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Occidental Petroleum Corporation Hikes Dividend Income Investors 2016-07-18 11:34:55 Occidental Petroleum Corporation OXY Occidental dividend OXY dividend Occidental Petroleum Corporation (NYSE:OXY) raises its annual dividend rate to $3.04 per share. Dividend Stocks

Occidental Petroleum Corporation Hikes Dividend

Business is volatile in the oil patch, but one energy producer is pumping out consistent returns for shareholders.

On Thursday, Occidental Petroleum Corporation (NYSE:OXY) announced that its board of directors has authorized an increase in the company’s dividend from an annual rate of $3.00 per share to $3.04 per share. The next $0.76 per share quarterly dividend will be payable on October 14, 2016 to shareholders of record as of September 9. (Source: “Occidental Petroleum Announces Dividend,” Occidental Petroleum Corporation, July 14, 2016.)

With this increase, the oil and gas exploration and production company has an annual dividend yield of 3.93%.

“Occidental has now increased its dividend every year for 14 consecutive years, and a total of 15 times during that period,” said Vicki A. Hollub, president and chief executive officer of Occidental. “The total increase in the annual dividend rate from 2002 exceeds 500%. The dividend increase reflects our commitment to growing Occidental’s dividend annually for our shareholders, and our confidence in the company’s financial strength and future performance.” (Source: Ibid.)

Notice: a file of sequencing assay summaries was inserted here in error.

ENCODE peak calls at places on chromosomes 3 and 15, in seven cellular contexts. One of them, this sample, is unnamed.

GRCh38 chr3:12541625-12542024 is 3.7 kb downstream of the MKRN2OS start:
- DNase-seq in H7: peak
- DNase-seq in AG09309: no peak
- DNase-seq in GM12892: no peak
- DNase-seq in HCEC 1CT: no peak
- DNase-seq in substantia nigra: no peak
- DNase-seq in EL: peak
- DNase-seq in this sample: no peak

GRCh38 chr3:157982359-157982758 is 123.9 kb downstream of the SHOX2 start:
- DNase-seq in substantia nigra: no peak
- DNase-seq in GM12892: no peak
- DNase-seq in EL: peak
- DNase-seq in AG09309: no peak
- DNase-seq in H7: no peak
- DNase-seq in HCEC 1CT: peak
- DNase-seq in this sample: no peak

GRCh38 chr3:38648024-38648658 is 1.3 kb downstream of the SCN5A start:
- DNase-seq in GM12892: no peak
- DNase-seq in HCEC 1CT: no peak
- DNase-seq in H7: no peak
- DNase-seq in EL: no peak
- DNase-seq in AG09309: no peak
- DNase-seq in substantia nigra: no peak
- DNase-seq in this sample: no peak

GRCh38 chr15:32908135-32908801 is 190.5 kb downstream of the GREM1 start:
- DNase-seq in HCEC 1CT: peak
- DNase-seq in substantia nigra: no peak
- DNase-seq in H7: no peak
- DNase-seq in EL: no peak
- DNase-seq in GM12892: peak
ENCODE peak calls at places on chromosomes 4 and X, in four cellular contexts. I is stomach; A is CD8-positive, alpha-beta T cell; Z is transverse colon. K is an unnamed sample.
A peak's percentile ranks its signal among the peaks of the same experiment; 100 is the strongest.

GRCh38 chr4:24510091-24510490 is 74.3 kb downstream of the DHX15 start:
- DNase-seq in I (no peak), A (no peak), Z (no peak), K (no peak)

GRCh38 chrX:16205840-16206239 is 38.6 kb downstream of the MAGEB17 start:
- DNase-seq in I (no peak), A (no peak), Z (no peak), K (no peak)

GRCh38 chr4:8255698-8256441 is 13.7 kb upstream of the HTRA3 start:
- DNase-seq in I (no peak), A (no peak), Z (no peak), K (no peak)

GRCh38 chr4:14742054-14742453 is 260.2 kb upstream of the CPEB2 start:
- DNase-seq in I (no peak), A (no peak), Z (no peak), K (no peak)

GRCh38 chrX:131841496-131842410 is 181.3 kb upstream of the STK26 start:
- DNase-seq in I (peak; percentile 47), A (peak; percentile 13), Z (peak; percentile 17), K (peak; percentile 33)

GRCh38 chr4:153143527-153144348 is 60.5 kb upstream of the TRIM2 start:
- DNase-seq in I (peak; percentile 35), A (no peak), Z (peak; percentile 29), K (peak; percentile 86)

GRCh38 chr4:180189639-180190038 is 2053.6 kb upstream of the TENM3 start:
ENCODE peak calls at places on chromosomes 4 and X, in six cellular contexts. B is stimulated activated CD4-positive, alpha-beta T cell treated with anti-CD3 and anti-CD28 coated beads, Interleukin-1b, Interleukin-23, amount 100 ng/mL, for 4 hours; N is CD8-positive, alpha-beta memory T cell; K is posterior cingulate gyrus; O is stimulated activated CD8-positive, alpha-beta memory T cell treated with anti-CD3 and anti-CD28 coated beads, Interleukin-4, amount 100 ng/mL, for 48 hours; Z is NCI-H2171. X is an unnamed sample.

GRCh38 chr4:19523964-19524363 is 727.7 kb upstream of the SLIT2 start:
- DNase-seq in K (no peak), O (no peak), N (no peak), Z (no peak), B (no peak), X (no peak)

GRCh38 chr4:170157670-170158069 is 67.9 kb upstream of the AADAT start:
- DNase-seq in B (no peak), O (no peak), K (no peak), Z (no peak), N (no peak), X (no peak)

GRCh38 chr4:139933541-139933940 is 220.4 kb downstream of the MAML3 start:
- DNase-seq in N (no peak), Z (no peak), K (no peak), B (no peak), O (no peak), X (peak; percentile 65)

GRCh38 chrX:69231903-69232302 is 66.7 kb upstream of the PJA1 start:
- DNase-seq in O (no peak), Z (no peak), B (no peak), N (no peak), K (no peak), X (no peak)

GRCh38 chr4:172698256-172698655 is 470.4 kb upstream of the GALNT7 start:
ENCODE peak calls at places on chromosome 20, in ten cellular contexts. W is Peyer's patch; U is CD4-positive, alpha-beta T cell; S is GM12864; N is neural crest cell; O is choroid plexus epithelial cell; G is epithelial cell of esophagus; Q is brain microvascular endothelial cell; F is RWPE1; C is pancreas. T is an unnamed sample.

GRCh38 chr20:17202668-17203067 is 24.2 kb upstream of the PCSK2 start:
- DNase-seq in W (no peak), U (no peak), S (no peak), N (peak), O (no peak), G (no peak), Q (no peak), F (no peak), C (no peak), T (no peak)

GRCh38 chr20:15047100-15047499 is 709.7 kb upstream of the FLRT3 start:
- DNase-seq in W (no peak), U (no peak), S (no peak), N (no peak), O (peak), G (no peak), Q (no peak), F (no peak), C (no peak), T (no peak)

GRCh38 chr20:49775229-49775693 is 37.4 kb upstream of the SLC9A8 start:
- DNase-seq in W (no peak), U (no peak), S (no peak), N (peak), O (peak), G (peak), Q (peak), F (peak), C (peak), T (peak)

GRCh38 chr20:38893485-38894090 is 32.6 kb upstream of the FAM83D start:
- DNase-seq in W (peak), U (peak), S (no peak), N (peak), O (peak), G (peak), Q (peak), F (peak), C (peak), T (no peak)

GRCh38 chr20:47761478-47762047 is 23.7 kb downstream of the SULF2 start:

While many companies in the oil patch are still deep in the doldrums, Occidental has been improving its operations. This dividend hike is the latest sign of progress.

In the first quarter of 2016, Occidental reported a profit of $78.0 million, or earnings of $0.10 per share. This is a huge improvement compared to the year-ago period, in which the company had a net loss of $218 million, or $0.28 per share. (Source: “Occidental Petroleum Announces 1st Quarter 2016 Results,” Occidental Petroleum Corporation, May 5, 2016.)

Analysts were also impressed with the results from the company’s fast-growing shale operations in the West Texas Permian Basin. Many had feared the drop in oil prices would make drilling this field unprofitable. Operating costs, however, have sharply fallen over the past year, indicating the field could be profitable even at today’s lower oil prices.

That should translate into further gains for the bottom line. Over the next year, management expects oil and gas production to rise between four and six percent. For income investors, that will likely result in more dividend hikes in upcoming quarters.

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